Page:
Sheet-music publishing could be an extremely lucrative business. In the absence of gramophones or radio, most homes and just about every pub had a piano around which people would gather; new songs were usually debuted at music halls and those that turned out to be popular with the public were rushed into print in the form of sheet music. A hit – which usually meant one with a memorable chorus and a melody that was easy to master by an amateur pianist – could shift hundreds of thousands of copies.
The publisher held a prestigious position in the emerging music market. They were responsible for discovering songwriters, funding their compositions, and producing and distributing sheet music. The publisher needed a keen ear to identify potential hit songs and secure them at a low cost before competitors could. This model served as the foundation of the London music industry for the next five decades. According to Beatles producer George Martin, having a publisher was crucial for success as they would promote songs to record companies and radio stations, giving them a chance to become popular. Without a publisher, songwriters had little chance of making it in the industry.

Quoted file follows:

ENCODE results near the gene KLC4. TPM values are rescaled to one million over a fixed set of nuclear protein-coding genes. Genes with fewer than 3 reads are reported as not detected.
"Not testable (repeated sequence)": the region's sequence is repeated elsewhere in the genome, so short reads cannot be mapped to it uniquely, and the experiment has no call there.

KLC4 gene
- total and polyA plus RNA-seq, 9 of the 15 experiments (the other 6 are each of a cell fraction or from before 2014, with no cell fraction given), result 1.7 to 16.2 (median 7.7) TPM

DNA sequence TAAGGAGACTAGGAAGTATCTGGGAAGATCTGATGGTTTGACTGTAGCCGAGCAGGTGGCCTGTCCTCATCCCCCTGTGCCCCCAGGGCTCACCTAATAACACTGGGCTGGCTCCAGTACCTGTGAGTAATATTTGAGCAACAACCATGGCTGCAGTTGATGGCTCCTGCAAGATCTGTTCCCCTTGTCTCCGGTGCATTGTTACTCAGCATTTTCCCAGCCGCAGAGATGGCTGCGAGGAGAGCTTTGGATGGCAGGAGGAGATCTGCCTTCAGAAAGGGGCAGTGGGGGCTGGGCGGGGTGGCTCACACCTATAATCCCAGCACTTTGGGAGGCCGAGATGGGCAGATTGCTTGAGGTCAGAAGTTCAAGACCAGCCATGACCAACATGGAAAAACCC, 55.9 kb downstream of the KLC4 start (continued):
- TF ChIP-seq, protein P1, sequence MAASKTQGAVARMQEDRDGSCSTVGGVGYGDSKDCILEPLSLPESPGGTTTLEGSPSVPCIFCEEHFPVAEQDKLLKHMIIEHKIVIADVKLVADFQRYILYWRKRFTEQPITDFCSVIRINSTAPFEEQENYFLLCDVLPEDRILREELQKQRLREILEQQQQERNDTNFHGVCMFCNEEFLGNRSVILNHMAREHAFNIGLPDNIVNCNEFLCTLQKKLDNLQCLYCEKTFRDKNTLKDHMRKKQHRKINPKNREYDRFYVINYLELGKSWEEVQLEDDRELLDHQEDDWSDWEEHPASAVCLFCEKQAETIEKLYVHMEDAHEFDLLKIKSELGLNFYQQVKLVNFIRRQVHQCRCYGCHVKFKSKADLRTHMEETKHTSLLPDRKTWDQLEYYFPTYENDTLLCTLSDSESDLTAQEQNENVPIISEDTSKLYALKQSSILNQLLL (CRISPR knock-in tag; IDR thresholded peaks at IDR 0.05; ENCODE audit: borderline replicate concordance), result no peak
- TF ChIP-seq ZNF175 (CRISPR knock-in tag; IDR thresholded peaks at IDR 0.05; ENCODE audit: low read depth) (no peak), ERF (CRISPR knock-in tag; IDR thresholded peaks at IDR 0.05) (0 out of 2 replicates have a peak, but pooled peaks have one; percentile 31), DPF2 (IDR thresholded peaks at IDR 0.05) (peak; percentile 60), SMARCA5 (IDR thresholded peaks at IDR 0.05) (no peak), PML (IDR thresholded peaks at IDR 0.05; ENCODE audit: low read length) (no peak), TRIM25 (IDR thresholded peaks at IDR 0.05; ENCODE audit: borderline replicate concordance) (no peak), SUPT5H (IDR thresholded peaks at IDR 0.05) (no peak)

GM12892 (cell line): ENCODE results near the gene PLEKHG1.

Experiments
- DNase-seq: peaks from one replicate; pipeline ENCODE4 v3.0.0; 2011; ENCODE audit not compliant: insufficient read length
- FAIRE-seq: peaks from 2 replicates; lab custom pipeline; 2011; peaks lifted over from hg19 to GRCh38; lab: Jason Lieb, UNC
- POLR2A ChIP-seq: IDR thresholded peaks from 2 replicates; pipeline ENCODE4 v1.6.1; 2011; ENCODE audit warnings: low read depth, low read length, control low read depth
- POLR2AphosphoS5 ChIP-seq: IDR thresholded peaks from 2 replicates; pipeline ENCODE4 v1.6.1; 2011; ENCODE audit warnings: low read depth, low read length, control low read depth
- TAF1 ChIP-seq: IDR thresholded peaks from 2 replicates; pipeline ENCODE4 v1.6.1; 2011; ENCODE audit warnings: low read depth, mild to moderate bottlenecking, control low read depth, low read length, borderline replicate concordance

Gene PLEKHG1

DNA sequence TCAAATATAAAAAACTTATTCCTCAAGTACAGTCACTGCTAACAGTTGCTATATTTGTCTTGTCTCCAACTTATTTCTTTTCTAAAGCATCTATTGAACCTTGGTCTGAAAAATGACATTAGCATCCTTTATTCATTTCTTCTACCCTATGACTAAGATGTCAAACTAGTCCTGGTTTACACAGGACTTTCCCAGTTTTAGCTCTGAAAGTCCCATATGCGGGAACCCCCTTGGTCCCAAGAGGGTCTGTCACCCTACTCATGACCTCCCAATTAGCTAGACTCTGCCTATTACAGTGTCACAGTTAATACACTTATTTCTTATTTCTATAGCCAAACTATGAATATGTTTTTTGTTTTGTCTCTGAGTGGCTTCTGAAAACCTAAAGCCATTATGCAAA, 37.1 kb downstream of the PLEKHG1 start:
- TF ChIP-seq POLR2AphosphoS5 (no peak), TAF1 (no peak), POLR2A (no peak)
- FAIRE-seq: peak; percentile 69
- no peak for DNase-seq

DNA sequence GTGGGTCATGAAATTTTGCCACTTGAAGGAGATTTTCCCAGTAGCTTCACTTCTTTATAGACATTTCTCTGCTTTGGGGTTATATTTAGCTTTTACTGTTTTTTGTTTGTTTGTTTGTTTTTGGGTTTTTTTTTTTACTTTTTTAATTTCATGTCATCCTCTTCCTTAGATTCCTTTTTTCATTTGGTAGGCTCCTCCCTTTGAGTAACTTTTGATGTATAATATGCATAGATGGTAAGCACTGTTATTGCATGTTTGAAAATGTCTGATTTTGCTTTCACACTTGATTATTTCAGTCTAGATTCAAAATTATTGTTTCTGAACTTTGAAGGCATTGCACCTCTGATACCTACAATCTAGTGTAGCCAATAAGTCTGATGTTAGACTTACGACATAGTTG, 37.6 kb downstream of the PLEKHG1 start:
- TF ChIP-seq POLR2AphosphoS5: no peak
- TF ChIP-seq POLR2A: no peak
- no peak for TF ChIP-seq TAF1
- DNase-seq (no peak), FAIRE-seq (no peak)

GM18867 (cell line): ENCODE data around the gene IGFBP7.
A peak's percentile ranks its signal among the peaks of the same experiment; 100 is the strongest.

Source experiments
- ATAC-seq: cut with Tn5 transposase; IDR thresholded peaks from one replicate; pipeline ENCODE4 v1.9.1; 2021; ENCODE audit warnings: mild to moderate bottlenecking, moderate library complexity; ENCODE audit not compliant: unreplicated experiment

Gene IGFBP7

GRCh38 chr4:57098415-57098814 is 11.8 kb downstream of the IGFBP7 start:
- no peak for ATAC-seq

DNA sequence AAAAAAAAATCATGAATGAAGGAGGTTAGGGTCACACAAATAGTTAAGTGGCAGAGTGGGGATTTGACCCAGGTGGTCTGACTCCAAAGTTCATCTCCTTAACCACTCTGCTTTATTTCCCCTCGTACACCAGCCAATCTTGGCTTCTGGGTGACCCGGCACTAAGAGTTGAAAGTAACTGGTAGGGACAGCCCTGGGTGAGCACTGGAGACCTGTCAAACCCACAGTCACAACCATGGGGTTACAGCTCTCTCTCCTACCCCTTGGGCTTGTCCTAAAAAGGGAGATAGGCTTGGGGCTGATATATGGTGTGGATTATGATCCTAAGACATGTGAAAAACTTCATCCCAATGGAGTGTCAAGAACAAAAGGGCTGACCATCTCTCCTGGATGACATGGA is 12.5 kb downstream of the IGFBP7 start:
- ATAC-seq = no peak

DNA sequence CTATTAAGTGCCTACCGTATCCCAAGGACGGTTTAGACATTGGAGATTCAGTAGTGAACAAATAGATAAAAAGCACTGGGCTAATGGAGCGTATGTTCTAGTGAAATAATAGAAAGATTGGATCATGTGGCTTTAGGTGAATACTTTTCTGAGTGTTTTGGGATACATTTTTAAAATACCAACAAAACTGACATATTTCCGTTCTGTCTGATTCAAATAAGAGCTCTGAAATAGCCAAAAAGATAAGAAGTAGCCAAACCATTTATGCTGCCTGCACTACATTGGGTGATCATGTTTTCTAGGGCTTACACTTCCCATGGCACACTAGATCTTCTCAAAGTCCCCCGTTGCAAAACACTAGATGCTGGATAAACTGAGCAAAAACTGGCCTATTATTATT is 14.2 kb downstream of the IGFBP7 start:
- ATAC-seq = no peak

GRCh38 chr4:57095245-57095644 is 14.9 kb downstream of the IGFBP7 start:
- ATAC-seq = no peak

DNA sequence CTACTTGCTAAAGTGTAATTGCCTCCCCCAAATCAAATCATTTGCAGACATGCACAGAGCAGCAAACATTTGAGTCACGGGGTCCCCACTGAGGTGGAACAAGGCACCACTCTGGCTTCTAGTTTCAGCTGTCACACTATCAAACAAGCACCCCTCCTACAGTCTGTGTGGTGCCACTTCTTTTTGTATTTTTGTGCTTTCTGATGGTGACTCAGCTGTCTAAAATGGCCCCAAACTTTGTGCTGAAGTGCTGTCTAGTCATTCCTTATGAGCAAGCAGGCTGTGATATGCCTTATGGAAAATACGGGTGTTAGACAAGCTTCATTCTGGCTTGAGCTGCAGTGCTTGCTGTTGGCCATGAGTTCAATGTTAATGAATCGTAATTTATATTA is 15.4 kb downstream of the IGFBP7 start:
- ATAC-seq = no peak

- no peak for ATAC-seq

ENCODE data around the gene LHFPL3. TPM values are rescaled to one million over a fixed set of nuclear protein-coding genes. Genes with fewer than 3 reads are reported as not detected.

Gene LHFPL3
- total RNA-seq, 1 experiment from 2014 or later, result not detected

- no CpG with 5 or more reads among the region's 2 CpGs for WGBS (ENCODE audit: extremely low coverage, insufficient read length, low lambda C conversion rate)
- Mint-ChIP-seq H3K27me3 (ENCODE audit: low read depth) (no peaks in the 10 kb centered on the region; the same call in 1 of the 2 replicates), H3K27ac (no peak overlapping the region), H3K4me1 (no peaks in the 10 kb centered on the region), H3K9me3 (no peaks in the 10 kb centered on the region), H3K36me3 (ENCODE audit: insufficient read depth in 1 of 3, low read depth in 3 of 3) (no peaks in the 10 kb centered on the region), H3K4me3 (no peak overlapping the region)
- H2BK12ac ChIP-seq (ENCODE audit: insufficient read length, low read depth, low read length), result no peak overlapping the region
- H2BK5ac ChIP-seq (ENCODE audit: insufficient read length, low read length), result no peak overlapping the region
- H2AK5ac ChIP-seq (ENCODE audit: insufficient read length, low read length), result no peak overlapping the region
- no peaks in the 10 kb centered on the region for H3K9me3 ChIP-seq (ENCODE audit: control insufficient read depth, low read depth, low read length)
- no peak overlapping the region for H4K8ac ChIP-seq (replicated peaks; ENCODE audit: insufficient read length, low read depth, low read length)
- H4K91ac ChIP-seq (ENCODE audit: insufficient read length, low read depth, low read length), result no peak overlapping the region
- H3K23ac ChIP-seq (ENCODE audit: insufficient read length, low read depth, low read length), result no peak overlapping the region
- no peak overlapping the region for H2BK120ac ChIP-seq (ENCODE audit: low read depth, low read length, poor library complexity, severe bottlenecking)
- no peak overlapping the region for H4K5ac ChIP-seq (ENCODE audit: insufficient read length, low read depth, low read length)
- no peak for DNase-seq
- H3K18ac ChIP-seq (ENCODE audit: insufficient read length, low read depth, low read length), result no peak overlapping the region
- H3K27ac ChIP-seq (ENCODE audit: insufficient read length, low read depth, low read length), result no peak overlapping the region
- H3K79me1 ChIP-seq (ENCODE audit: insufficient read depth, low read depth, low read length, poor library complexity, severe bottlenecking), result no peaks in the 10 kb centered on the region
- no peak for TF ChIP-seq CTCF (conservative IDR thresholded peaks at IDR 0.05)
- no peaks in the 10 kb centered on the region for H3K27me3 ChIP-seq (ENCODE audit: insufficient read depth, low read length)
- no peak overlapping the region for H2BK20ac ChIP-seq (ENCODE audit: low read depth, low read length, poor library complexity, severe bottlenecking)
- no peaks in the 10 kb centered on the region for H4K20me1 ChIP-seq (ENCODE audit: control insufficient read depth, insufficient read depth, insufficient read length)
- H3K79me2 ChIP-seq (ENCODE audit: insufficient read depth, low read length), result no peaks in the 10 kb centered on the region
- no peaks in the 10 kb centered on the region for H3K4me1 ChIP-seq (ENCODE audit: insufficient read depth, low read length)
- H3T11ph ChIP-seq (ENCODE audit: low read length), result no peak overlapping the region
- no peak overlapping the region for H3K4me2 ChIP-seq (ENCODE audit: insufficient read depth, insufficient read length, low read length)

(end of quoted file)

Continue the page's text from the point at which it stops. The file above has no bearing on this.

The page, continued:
Lawrence Wright turned Denmark Street into a British version of New York’s songwriter avenue, Tin Pan Alley. Wright was born in Leicester in 1888, the son of a violinist who sold sheet music and instruments. He went into the family trade, playing and singing songs on an old upright piano out on the street, and selling the sheet music to his audience. He was successful and opened his first shop in 1906 in Leicester, while running four market stalls across the Midlands.
Initially, a large portion of the music that Wright sold originated from the United States. However, he eventually started composing his own songs. Some of his early achievements were with topical songs, such as Long May He Reign/Coronation March which was written for the coronation of George V in 1910. Nevertheless, his breakthrough moment came when he spent £5 to obtain the rights to publish his song Don’t Go Down in the Mine, Dad. Located on Denmark Street, Wright worked tirelessly to promote his music. According to Ian Whitcomb’s 1972 book, After the Ball, Wright was heavily involved in all aspects of his business – from building shelves and furniture to sleeping on a folding couch in the basement and composing the majority of the songs he published.
Wright expanded his business from the basement of No 8 to eventually encompass the entire building. However, as his business continued to grow, he found that the space was no longer sufficient. In order to accommodate his expanding empire, he relocated to larger premises at No 19, which he named Wright House. Alongside running his business, Wright also found success as a songwriter under the name Horatio Nicholls. He was known for his ability to write “simple songs for unsophisticated people”, as described by one contemporary. One of his most successful songs was Blue Eyes, which was written in 1915 and sold over a million copies. He later co-wrote That Old Fashioned Mother of Mine, which was supposedly inspired by a conversation he overheard on Tottenham Court Road. This song sold approximately 3 million copies.